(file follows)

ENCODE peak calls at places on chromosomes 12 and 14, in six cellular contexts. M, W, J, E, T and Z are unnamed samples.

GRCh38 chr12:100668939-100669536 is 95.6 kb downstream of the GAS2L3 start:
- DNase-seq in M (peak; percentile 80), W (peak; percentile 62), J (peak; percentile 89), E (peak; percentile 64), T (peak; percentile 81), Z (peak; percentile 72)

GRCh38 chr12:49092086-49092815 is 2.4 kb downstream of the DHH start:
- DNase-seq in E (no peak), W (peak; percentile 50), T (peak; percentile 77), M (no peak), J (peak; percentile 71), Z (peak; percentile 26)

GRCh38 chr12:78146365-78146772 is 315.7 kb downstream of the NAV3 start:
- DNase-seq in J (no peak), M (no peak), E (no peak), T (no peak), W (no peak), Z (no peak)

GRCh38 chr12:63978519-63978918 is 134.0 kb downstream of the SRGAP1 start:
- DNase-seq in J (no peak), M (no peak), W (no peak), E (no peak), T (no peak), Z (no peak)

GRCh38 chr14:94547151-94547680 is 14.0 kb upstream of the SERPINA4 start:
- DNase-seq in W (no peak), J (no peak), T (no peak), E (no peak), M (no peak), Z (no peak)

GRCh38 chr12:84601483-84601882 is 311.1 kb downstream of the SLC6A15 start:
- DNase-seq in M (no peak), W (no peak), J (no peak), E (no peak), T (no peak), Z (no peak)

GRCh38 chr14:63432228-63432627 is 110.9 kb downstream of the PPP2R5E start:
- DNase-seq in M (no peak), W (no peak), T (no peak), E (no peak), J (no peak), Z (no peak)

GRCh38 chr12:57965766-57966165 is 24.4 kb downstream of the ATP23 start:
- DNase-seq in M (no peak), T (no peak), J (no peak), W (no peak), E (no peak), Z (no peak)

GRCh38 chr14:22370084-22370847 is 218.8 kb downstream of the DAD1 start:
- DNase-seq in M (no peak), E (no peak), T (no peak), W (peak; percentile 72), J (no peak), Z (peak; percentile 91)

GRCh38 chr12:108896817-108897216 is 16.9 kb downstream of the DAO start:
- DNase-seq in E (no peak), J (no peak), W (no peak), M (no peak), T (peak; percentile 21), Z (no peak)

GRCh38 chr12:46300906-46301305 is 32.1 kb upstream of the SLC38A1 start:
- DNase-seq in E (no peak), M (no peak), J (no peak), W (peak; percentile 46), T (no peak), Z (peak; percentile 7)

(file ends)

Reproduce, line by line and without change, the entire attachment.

ENCODE peak calls at places on chromosomes 12 and 14, in six cellular contexts. M, W, J, E, T and Z are unnamed samples.

GRCh38 chr12:100668939-100669536 is 95.6 kb downstream of the GAS2L3 start:
- DNase-seq in M (peak; percentile 80), W (peak; percentile 62), J (peak; percentile 89), E (peak; percentile 64), T (peak; percentile 81), Z (peak; percentile 72)

GRCh38 chr12:49092086-49092815 is 2.4 kb downstream of the DHH start:
- DNase-seq in E (no peak), W (peak; percentile 50), T (peak; percentile 77), M (no peak), J (peak; percentile 71), Z (peak; percentile 26)

GRCh38 chr12:78146365-78146772 is 315.7 kb downstream of the NAV3 start:
- DNase-seq in J (no peak), M (no peak), E (no peak), T (no peak), W (no peak), Z (no peak)

GRCh38 chr12:63978519-63978918 is 134.0 kb downstream of the SRGAP1 start:
- DNase-seq in J (no peak), M (no peak), W (no peak), E (no peak), T (no peak), Z (no peak)

GRCh38 chr14:94547151-94547680 is 14.0 kb upstream of the SERPINA4 start:
- DNase-seq in W (no peak), J (no peak), T (no peak), E (no peak), M (no peak), Z (no peak)

GRCh38 chr12:84601483-84601882 is 311.1 kb downstream of the SLC6A15 start:
- DNase-seq in M (no peak), W (no peak), J (no peak), E (no peak), T (no peak), Z (no peak)

GRCh38 chr14:63432228-63432627 is 110.9 kb downstream of the PPP2R5E start:
- DNase-seq in M (no peak), W (no peak), T (no peak), E (no peak), J (no peak), Z (no peak)

GRCh38 chr12:57965766-57966165 is 24.4 kb downstream of the ATP23 start:
- DNase-seq in M (no peak), T (no peak), J (no peak), W (no peak), E (no peak), Z (no peak)

GRCh38 chr14:22370084-22370847 is 218.8 kb downstream of the DAD1 start:
- DNase-seq in M (no peak), E (no peak), T (no peak), W (peak; percentile 72), J (no peak), Z (peak; percentile 91)

GRCh38 chr12:108896817-108897216 is 16.9 kb downstream of the DAO start:
- DNase-seq in E (no peak), J (no peak), W (no peak), M (no peak), T (peak; percentile 21), Z (no peak)

GRCh38 chr12:46300906-46301305 is 32.1 kb upstream of the SLC38A1 start:
- DNase-seq in E (no peak), M (no peak), J (no peak), W (peak; percentile 46), T (no peak), Z (peak; percentile 7)